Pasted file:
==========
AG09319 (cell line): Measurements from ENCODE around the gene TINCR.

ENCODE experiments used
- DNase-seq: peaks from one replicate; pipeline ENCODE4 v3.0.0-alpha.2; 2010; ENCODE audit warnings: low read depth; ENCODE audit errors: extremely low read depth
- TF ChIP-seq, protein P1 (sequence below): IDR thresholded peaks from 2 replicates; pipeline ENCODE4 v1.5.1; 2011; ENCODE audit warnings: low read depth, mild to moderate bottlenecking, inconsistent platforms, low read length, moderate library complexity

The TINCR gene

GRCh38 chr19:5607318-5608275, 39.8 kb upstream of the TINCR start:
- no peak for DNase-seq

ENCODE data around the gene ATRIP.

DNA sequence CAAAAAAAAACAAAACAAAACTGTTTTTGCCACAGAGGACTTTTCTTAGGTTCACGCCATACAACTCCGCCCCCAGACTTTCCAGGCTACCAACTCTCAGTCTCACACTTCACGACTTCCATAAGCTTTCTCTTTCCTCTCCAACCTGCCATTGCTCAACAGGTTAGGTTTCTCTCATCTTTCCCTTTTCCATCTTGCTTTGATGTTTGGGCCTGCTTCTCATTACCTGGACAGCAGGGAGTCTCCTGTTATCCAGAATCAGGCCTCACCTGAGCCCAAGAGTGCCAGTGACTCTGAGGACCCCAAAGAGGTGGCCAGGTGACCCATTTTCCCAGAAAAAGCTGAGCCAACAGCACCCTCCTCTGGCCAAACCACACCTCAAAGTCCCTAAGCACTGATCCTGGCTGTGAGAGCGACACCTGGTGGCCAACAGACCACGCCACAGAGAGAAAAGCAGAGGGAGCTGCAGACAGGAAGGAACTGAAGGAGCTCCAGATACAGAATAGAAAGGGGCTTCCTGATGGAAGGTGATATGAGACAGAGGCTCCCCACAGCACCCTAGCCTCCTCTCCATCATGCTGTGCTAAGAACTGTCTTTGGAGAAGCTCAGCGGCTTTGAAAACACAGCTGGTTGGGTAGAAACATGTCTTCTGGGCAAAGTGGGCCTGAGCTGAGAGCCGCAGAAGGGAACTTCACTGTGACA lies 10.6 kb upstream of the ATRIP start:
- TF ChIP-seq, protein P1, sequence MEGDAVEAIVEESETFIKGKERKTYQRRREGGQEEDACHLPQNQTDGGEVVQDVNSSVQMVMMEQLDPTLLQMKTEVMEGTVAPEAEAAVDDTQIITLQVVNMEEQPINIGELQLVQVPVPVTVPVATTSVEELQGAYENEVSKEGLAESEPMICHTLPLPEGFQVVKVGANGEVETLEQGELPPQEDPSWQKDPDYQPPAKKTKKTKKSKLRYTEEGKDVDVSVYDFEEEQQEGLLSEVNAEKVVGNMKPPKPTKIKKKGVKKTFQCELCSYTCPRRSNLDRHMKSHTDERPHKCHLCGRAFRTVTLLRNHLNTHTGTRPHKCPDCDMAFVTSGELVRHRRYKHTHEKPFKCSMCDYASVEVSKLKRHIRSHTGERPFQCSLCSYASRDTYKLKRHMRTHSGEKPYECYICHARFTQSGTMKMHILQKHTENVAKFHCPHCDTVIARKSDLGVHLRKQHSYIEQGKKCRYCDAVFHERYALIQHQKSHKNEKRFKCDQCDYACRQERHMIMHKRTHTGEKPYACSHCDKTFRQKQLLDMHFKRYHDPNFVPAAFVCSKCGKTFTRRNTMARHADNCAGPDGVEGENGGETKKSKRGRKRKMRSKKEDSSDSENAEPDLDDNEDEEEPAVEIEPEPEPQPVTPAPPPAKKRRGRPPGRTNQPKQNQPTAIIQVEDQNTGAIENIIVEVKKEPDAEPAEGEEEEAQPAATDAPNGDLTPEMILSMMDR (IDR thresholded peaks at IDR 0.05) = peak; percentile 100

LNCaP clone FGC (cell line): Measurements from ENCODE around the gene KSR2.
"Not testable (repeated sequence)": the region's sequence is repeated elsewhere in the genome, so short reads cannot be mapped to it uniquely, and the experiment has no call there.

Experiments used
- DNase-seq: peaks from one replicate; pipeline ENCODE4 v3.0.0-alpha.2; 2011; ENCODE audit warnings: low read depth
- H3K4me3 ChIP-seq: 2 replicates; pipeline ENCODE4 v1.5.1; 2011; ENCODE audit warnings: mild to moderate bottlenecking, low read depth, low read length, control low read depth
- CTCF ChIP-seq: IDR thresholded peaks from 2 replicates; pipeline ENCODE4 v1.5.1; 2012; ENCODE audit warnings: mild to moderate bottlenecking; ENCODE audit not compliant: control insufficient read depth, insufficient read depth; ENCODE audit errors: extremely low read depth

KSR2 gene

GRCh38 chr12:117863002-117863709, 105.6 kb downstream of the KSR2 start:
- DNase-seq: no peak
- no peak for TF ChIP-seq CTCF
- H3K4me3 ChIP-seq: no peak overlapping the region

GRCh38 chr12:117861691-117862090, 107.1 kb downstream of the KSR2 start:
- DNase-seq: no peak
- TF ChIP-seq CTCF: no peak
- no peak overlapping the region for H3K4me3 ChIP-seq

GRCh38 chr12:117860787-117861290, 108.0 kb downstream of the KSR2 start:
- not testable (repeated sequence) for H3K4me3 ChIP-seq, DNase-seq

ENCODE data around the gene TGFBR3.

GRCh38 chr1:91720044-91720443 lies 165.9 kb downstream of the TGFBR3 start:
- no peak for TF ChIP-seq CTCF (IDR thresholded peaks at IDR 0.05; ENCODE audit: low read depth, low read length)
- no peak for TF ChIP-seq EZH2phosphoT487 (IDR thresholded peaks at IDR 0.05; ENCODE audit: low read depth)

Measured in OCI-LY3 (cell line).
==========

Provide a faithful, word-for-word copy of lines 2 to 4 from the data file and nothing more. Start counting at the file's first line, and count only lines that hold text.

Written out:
ENCODE experiments used
- DNase-seq: peaks from one replicate; pipeline ENCODE4 v3.0.0-alpha.2; 2010; ENCODE audit warnings: low read depth; ENCODE audit errors: extremely low read depth
- TF ChIP-seq, protein P1 (sequence below): IDR thresholded peaks from 2 replicates; pipeline ENCODE4 v1.5.1; 2011; ENCODE audit warnings: low read depth, mild to moderate bottlenecking, inconsistent platforms, low read length, moderate library complexity